Nearest Metro Stop: Yeouinaru Station (Line 5), Exit 3

Estimated Time of Stay: 3 Hours

Located near the Han River, Yeouido Hangang Park lets you enjoy a lovely stroll along the glistening waters that border the park. Rows of flower-laden trees and colorful fauna delight your eyes as you venture into the city’s well-kept gardens.

Families love taking their children to the Water Light Square, a fountain wide enough to gather hundreds of people to cool themselves from the summer heat. At night the park gets riddled with talented buskers who wish to show off their talent.

Many singers take out their guitars to serenade couples and families, and up-and-coming idol groups perform dance covers to get noticed. Indeed, this is the best place to see performances in Seoul for free!

Cheonggyecheon Stream

Season: Open daily, come anytime. Best seen in Autumn, or during the Lantern Festival in November

Nearest Metro Stop: Gwanghwamun Station (Line 5), Exit 5

Estimated Time of Stay: 1-2 hours

Flowing through the heart of Seoul, this stream features concrete bridges arching over a walkway that lines the stream below. A place ideal for walking and jogging, the people who come here tend to pause to admire the view of several artificial waterfalls decorating the stream.

Autumn mornings in Cheonggyecheon Stream are a must-see because the foliage lining the stream turns into a bright 5.8 km yellow stretch that the water reflects, enhancing the green of the bushes next to it. 

Like DDP, this place also turns into a market at night, with street food vendors showcasing their different types of tteokgimbap, and even hotteok. November evenings turn magical when elaborate lanterns line the streets, and the mix between the traditional and modern scenery creates a fantastic contrast that attracts thousands.

The War Memorial of Korea

Season: Closed every Monday and certain public holidays. Open from 9:30am-6pm.

Nearest Metro Stop: Samgakji Station (Line 4)

Estimated Time of Stay: 1-2 hours

If you don’t feel like cracking a book to understand why Korea split into two, this is a well-run museum that lets you have an immersive understanding of the conflict in Seoul for free.

Through the stories told by exhibits, artworks, and military equipment, visitors get a moving and educational understanding of what transpired during ‘The Great War’ over seventy years ago. Moreover, the museum lets you see actual tanks and airplanes used in the Korean War.

But, if you’re interested in sticking around and doing a bit of sightseeing, you might catch young army recruits practicing military routines outside.

Haneul Park

Season: Open Daily, 5am-9pm. Best visited during the peak autumn season.

Nearest Metro Stop: World Cup Stadium Station (Line 6), Exit 1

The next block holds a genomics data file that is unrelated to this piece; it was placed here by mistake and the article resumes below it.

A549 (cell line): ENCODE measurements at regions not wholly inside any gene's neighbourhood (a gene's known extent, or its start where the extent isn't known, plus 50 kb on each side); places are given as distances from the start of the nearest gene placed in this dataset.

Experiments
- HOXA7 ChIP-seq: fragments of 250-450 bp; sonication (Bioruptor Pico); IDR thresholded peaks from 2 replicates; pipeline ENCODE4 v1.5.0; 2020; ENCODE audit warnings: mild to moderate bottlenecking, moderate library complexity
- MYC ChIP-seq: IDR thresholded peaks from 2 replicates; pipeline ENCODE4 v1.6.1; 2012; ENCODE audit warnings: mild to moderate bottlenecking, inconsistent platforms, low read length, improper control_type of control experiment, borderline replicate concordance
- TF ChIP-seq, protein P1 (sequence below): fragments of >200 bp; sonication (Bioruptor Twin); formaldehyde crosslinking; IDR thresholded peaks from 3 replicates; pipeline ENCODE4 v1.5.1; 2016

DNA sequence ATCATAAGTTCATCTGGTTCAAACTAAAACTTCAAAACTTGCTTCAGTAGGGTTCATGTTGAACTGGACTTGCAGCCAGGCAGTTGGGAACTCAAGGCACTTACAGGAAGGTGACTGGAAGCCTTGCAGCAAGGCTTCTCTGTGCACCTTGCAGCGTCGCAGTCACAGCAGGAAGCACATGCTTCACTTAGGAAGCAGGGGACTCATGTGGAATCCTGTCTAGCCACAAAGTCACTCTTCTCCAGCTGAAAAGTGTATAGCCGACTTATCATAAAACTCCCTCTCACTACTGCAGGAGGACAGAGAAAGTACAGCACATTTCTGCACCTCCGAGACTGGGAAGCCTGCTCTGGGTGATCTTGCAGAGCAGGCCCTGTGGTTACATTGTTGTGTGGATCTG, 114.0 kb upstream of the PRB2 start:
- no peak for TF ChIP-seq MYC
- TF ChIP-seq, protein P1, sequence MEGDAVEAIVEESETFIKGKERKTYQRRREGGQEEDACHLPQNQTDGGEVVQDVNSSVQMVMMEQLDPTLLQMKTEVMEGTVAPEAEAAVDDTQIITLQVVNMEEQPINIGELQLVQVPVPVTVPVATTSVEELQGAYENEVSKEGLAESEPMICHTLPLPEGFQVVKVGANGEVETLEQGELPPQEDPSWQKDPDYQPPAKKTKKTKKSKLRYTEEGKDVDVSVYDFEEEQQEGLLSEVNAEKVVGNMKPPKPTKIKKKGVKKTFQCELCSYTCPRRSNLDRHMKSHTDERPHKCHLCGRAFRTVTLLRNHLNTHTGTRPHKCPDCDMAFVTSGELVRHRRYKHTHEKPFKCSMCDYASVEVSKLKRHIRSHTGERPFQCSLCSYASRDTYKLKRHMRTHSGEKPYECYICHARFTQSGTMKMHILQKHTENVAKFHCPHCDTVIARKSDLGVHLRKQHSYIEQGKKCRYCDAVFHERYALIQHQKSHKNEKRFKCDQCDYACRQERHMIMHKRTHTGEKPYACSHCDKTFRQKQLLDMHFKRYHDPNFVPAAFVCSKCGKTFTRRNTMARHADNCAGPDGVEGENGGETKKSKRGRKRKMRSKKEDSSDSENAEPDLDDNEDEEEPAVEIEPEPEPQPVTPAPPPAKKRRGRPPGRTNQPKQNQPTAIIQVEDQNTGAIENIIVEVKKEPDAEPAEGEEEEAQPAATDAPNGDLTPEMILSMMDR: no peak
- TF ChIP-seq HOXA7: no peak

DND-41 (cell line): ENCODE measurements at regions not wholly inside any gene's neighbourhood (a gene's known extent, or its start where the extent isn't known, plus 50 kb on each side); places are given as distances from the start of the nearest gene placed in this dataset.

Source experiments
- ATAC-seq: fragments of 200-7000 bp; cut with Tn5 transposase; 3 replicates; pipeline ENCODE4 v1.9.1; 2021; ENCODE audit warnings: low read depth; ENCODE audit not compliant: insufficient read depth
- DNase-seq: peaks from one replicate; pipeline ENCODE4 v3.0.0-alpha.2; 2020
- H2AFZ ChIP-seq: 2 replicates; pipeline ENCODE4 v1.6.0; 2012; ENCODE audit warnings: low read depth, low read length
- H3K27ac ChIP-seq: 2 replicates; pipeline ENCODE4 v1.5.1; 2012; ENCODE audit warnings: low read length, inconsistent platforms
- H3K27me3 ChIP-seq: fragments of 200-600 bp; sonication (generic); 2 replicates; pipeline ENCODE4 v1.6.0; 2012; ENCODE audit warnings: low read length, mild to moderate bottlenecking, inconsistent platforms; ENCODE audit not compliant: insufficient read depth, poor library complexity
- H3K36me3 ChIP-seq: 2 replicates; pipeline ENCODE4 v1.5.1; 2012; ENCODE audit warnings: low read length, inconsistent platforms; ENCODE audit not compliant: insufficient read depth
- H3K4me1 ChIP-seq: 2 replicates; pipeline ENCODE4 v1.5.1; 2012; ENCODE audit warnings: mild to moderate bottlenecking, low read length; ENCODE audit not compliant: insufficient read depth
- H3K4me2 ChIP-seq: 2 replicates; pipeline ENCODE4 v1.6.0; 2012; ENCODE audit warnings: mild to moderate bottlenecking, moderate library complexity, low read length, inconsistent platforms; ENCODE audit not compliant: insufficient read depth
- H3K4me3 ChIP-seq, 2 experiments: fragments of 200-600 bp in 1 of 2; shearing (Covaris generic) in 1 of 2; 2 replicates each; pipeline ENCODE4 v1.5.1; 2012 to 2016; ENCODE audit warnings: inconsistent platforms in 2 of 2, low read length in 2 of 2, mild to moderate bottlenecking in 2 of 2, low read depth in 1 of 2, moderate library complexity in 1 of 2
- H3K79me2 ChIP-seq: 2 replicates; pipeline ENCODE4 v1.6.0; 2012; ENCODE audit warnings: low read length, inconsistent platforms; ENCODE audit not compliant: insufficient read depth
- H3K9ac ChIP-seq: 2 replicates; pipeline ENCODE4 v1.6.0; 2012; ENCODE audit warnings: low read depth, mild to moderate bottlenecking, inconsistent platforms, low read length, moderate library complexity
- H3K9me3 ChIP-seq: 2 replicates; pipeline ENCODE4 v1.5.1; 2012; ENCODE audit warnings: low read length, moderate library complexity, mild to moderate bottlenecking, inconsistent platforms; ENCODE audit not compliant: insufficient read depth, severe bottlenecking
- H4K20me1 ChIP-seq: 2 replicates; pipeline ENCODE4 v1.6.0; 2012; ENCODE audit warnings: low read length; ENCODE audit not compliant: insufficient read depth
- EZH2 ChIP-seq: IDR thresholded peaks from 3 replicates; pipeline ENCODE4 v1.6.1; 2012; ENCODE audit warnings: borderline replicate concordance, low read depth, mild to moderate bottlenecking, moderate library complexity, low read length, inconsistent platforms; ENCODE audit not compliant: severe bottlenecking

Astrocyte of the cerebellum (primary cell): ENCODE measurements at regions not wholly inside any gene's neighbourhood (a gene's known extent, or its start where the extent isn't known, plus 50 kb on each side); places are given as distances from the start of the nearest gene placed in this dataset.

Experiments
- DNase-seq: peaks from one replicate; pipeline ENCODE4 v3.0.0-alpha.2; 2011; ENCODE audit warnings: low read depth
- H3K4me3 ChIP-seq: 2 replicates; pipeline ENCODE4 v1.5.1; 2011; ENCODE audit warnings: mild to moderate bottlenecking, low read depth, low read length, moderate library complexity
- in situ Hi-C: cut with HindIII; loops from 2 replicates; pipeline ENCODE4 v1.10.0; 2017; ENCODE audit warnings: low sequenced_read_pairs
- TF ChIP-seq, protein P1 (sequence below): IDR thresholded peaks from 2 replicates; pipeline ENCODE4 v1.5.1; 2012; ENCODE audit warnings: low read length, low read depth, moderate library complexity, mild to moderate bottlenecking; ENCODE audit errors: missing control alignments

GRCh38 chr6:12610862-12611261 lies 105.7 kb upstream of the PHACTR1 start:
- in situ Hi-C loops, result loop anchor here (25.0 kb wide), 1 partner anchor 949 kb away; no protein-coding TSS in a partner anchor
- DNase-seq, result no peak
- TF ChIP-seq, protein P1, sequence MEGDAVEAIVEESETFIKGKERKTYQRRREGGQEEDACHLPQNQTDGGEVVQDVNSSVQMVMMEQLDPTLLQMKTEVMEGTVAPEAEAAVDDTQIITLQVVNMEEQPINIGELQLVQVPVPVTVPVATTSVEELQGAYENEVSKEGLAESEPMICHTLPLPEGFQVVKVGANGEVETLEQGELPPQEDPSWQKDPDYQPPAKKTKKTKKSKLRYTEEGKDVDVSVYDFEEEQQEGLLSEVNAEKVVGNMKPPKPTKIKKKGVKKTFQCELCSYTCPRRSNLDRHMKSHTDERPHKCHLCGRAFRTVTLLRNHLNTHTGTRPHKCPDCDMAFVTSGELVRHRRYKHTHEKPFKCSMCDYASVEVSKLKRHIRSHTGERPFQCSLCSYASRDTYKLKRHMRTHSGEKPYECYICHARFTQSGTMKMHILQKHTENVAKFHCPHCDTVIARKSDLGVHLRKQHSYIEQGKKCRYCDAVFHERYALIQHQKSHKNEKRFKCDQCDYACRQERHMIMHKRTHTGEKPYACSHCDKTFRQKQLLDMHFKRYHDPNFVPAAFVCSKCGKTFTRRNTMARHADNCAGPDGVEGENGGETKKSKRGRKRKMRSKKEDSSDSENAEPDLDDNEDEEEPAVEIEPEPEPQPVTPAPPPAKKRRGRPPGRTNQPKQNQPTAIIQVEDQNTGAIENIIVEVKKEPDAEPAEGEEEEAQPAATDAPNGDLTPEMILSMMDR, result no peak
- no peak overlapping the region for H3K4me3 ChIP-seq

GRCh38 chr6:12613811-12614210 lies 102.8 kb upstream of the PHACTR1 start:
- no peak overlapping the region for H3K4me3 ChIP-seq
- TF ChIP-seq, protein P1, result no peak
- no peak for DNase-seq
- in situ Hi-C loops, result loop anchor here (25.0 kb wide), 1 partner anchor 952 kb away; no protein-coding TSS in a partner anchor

Estimated Time of Stay: 2 hours

Climbing the 291 steps of the Haneul Park Stairs is always worth it in October, because you’ll be greeted by the delightful sight of pampas and pinkish-purple muhly grass in full bloom. In addition, the Kochia scoparia bushes turn into pink pompoms that make pictures pop.

But aside from flower viewing, artistic observation decks provide visitors with aesthetic views of Seoul’s key attractions, like the North Seoul Tower, Bukhansan Mountain, and the Han River, which lets you admire the beauty of Seoul from afar.

Oil Tank Culture Park

Season: Open Daily, but the exhibition hall is closed on Mondays

Nearest Metro Stop: World Cup Stadium Station (Line 6), Exit 2

Estimated Time of Stay: 2 hours

This remodeled park provides an interesting view of decommissioned oil tanks, now renovated to showcase the city’s Urban Regeneration Project. The oil tanks have been turned into an environmentally-friendly cultural space that people can enter and view.

The T1 Structure, for example, was used to store petroleum, but its walls were removed and changed to glass, creating a large viewing room with a panoramic view of Mt. Maebongsan. Other tanks were turned into performance halls, cultural exhibition spaces, museums, and a community center.

There’s also a large viewing room of the sky and an Eco-Lounge library above the Café TANK 6. Like at DDP, you can work and study here thanks to the desks that let students or remote workers share the space for free. If you need to take a break from what you’re working on, the nearby Maebonsan Walking Path can perfectly distract you with a pleasant jaunt.

Starfield Library

Season: Open Daily, 10:30am-10pm

Nearest Metro Stop: Samseong Station (Line 2), Exit 6 OR Bogeunsa Station (Line 9), Exit 7

Estimated Time of Stay: 2 hours